“We all want and need a seat at the table, and then we want to run the table and then we want to have our own table. Coding is the ticket to that,” says Christina Lewis Halpern, the founder of All Star Code, a six-week initiative for high school boys of color to discover innovative career opportunities through a computer science based curriculum.

According to Atlanta Black Star, the New York activist is the daughter of the late Reginald F. Lewis, a Wall Street attorney who became the first African-American to build a billion-dollar company.

Her father, a Harvard graduate before dying of brain cancer in 1993, operated TLC Beatrice International, a grocery, beverage and household products distributor.

The month before he passed, Lewis named Halpern, who was only 12-years-old at the time, to the board of his foundation.

“My family foundation is committed to social justice and believes in the power of entrepreneurship and investing in our community," Halpern said.

Two decades into the future and Halpern, a professional business journalist, created the All Star Code program "to help the next generation of youth catch the next wave of opportunity" according to Halpern on the website.

So how did she do it?

“We seeded this initiative and provided an anchor grant. About 20 percent of the money invested in All Star Code last year was from the Reginald F. Lewis Foundation, or Lewis family personal funds," Halpern explained.

Other donors included Bond Collective, Cisco, Comcast, Facebook, Goldman Sachs, JP Morgan, Chase, MLB Advanced Media and Yahoo!. These corporations in addition to operational support gave $350,000 in funding.

Cisco Senior Vice President and Chief Strategy Officer Hilton Romanski gave a statement praising All Star Code saying, “It’s an honor for Cisco to support All Star Code and their mission of fostering diversity and entrepreneurial success across young men, who we believe will be best positioned to address the complexities of an ever-changing business and technology landscape."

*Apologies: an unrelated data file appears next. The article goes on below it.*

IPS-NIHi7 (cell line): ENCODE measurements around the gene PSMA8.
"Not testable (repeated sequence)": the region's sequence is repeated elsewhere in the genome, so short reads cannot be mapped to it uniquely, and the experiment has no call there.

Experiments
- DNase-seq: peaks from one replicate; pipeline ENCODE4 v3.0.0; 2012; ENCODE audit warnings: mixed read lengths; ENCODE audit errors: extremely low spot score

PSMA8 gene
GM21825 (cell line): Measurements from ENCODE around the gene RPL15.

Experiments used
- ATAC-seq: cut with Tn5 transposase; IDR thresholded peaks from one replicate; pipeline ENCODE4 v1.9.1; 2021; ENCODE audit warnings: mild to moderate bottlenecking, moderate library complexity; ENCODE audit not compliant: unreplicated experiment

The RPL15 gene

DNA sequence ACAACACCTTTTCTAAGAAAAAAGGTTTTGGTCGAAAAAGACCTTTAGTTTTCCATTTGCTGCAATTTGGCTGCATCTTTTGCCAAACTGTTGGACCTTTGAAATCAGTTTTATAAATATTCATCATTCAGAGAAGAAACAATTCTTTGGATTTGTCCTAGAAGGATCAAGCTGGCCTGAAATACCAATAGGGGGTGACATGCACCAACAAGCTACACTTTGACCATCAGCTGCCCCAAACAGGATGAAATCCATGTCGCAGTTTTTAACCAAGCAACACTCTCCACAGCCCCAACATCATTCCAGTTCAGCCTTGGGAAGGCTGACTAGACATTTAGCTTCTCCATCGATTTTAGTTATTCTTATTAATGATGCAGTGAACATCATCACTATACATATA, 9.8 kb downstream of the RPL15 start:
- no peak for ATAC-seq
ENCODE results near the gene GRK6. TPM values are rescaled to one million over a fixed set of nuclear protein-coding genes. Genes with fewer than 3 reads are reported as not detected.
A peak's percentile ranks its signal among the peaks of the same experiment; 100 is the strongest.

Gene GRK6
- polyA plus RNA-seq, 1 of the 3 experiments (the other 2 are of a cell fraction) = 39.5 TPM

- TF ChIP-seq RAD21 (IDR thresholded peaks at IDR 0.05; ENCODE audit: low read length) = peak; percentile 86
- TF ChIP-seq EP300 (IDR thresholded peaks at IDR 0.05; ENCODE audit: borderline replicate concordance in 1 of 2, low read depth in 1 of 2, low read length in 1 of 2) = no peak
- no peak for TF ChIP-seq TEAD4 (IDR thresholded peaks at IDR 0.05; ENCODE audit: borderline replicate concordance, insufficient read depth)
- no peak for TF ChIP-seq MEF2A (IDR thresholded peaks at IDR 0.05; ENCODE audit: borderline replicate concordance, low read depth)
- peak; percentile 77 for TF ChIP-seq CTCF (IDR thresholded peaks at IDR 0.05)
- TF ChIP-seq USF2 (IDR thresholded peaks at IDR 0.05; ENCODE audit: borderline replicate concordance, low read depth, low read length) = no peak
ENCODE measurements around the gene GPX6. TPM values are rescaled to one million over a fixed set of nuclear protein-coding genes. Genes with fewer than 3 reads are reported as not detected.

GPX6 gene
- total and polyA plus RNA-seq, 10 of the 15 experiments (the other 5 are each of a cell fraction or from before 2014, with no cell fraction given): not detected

Because of the lack of opportunities in STEM for men and women of color, Halpern's All Star Code is designed to change that.

"Playing field isn’t level. America was built on a legal structure where African-Americans were excluded from money, power and fame. But we’ve made progress!" said Halpern.

All Star Code

The nonprofit raised more than $740,000 in 2016 at the annual All Star Code fundraiser in the Hamptons. Due to the generous contributions of the donors, the organization, which started in New York City and has stretched to Pittsburgh, has expanded and continues to grow rapidly. The number of boys that participated in the Summer initiative skyrocketed from only 20 in 2014 to 160 this year. Halpern says that their goal is to have at least 1,000 high schoolers in 2020.

It is mainly Halpern's mission to introduce the world of STEM to more black and Latino scientists and mathematicians and to provide jobs to them. She explained her reason for focusing her initiative on men of color as opposed to females.

“All Star Code invests in Black and Latino high school male students because while STEM organizations for girls continue to grow, there are currently no national organizations fostering, exposing or educating young men of color for careers in the tech industry,” she says.

Halpern says that the goal is to connect individuals with careers that best compliment their skills, not to simply just find jobs.

“The problem we are ultimately solving is the wealth gap in the United States,” Halpern says. “The solution is to create the opportunity for people to earn money in ways that are commensurate with their talents and abilities.”

All Star Code

With 95 percent of All Star Code's students attending a four-year college, and 85 percent of them majoring in computer science or a related field, the All Star Code grads leave the program with networking contacts, mentors and web development and software coding skills.